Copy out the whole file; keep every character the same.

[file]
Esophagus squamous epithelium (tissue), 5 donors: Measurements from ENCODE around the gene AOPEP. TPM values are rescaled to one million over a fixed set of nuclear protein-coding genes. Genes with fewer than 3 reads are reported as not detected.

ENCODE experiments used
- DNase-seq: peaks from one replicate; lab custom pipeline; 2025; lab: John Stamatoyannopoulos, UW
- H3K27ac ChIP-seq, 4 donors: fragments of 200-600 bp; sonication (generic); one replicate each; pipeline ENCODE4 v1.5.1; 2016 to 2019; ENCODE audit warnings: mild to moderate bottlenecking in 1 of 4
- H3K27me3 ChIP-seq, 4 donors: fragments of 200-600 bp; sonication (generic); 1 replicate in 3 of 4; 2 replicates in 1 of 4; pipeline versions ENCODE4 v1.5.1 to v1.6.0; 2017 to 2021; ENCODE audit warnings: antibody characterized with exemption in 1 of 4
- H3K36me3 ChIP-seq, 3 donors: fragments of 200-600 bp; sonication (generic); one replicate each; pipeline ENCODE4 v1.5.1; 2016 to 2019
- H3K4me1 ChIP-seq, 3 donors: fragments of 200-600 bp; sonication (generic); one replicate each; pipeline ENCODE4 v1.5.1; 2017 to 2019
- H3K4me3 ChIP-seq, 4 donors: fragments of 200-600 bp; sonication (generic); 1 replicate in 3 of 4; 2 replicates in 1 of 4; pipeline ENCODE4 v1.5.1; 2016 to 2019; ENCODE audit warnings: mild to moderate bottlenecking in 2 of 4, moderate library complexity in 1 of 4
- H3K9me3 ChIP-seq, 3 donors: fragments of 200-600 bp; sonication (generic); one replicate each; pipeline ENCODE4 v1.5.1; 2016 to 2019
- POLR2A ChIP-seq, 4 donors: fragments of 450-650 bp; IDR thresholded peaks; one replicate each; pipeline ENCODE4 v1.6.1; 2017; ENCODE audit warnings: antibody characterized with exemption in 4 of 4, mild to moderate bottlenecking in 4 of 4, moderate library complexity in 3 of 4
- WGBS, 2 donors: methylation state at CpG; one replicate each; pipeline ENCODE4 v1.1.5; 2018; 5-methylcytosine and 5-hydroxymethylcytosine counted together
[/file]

Esophagus squamous epithelium (tissue), 5 donors: Measurements from ENCODE around the gene AOPEP. TPM values are rescaled to one million over a fixed set of nuclear protein-coding genes. Genes with fewer than 3 reads are reported as not detected.

ENCODE experiments used
- DNase-seq: peaks from one replicate; lab custom pipeline; 2025; lab: John Stamatoyannopoulos, UW
- H3K27ac ChIP-seq, 4 donors: fragments of 200-600 bp; sonication (generic); one replicate each; pipeline ENCODE4 v1.5.1; 2016 to 2019; ENCODE audit warnings: mild to moderate bottlenecking in 1 of 4
- H3K27me3 ChIP-seq, 4 donors: fragments of 200-600 bp; sonication (generic); 1 replicate in 3 of 4; 2 replicates in 1 of 4; pipeline versions ENCODE4 v1.5.1 to v1.6.0; 2017 to 2021; ENCODE audit warnings: antibody characterized with exemption in 1 of 4
- H3K36me3 ChIP-seq, 3 donors: fragments of 200-600 bp; sonication (generic); one replicate each; pipeline ENCODE4 v1.5.1; 2016 to 2019
- H3K4me1 ChIP-seq, 3 donors: fragments of 200-600 bp; sonication (generic); one replicate each; pipeline ENCODE4 v1.5.1; 2017 to 2019
- H3K4me3 ChIP-seq, 4 donors: fragments of 200-600 bp; sonication (generic); 1 replicate in 3 of 4; 2 replicates in 1 of 4; pipeline ENCODE4 v1.5.1; 2016 to 2019; ENCODE audit warnings: mild to moderate bottlenecking in 2 of 4, moderate library complexity in 1 of 4
- H3K9me3 ChIP-seq, 3 donors: fragments of 200-600 bp; sonication (generic); one replicate each; pipeline ENCODE4 v1.5.1; 2016 to 2019
- POLR2A ChIP-seq, 4 donors: fragments of 450-650 bp; IDR thresholded peaks; one replicate each; pipeline ENCODE4 v1.6.1; 2017; ENCODE audit warnings: antibody characterized with exemption in 4 of 4, mild to moderate bottlenecking in 4 of 4, moderate library complexity in 3 of 4
- WGBS, 2 donors: methylation state at CpG; one replicate each; pipeline ENCODE4 v1.1.5; 2018; 5-methylcytosine and 5-hydroxymethylcytosine counted together